- Maine’s 44,000 acres of wild blueberries grow naturally in forests, fields and barrens, from the Down East coast to the southwest corner of the state.
- The native crop thrives in naturally acidic, low-fertility soils.
- Several species of wild blueberries are found in Maine. The most abundant wild blueberry in the state is of the angustifolium species. Plants are 4 to 15 inches in height with smooth stems that vary in color from tan to red. The dark green leaves can have slightly toothed edges. Bell-shaped blossoms are usually white or pinkish-white.
- Blueberry plants send out underground stems called rhizomes that grow near the soil surface, periodically sending up new stems. Roots develop on the rhizomes as they grow.
- The original plant, with its spreading rhizome system, is referred to as a clone. Each clone is genetically different from neighboring plants. Clones vary in size, and the area they cover is related to their age. Typically, a clone will cover 75 to 250 square feet; one clone has been reported to be a half-mile long. In any given field, the average distance between clones is 20 feet, with about 109 clones per acre.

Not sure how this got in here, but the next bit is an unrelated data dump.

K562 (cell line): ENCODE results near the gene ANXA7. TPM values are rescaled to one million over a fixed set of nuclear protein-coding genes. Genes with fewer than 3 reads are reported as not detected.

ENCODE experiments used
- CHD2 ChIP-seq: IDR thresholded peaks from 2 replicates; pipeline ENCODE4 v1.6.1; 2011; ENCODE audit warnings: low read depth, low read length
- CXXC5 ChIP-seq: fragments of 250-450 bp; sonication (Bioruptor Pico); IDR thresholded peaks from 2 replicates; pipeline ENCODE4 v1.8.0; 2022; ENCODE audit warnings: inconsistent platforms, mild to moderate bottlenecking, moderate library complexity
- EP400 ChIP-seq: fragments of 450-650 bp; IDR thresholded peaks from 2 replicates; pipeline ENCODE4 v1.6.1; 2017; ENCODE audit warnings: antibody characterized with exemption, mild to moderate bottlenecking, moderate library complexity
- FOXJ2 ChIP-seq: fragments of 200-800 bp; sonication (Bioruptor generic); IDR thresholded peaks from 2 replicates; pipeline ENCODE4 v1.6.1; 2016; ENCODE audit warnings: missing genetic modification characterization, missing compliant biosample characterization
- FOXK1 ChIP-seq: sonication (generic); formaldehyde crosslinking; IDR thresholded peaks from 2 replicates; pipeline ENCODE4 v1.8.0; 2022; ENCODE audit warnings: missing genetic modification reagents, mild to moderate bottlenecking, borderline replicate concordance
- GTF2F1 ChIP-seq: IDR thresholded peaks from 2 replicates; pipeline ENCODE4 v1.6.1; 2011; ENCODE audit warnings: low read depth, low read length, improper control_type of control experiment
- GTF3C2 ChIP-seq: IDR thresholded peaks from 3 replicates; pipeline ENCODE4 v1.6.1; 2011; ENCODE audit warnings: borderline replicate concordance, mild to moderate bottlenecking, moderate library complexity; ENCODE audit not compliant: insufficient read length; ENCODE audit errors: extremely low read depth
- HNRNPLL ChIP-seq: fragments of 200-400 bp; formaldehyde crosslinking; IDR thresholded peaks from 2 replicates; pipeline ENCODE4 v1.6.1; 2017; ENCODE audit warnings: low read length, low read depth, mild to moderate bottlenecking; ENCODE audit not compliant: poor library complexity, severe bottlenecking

- The complex mixture of clones gives wild blueberries their rich diversity of flavors.
- Average yield is nearly 5,000 pounds per acre, but fields with dense stands of productive clones and more intensive management could potentially have double that production.
- Wild blueberries are grown on a two-year production cycle. Each year, half of a grower’s land is managed to encourage vegetative growth and the other half is prepared for a wild blueberry harvest in August.
- Maine is the world’s largest producer of wild blueberries, generating 10 percent of all blueberries in North America, including wild and cultivated.
Source: University of Maine Cooperative Extension